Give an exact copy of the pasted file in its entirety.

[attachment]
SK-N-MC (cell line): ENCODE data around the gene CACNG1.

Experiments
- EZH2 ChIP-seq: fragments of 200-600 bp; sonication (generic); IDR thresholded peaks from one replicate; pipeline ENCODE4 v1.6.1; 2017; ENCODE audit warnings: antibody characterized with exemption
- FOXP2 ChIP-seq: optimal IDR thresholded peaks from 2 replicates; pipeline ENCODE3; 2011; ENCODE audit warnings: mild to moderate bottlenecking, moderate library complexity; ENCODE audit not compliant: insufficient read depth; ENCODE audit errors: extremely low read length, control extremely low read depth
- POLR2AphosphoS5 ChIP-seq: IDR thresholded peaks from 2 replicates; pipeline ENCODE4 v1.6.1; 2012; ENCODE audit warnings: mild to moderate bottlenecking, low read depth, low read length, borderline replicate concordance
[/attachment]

SK-N-MC (cell line): ENCODE data around the gene CACNG1.

Experiments
- EZH2 ChIP-seq: fragments of 200-600 bp; sonication (generic); IDR thresholded peaks from one replicate; pipeline ENCODE4 v1.6.1; 2017; ENCODE audit warnings: antibody characterized with exemption
- FOXP2 ChIP-seq: optimal IDR thresholded peaks from 2 replicates; pipeline ENCODE3; 2011; ENCODE audit warnings: mild to moderate bottlenecking, moderate library complexity; ENCODE audit not compliant: insufficient read depth; ENCODE audit errors: extremely low read length, control extremely low read depth
- POLR2AphosphoS5 ChIP-seq: IDR thresholded peaks from 2 replicates; pipeline ENCODE4 v1.6.1; 2012; ENCODE audit warnings: mild to moderate bottlenecking, low read depth, low read length, borderline replicate concordance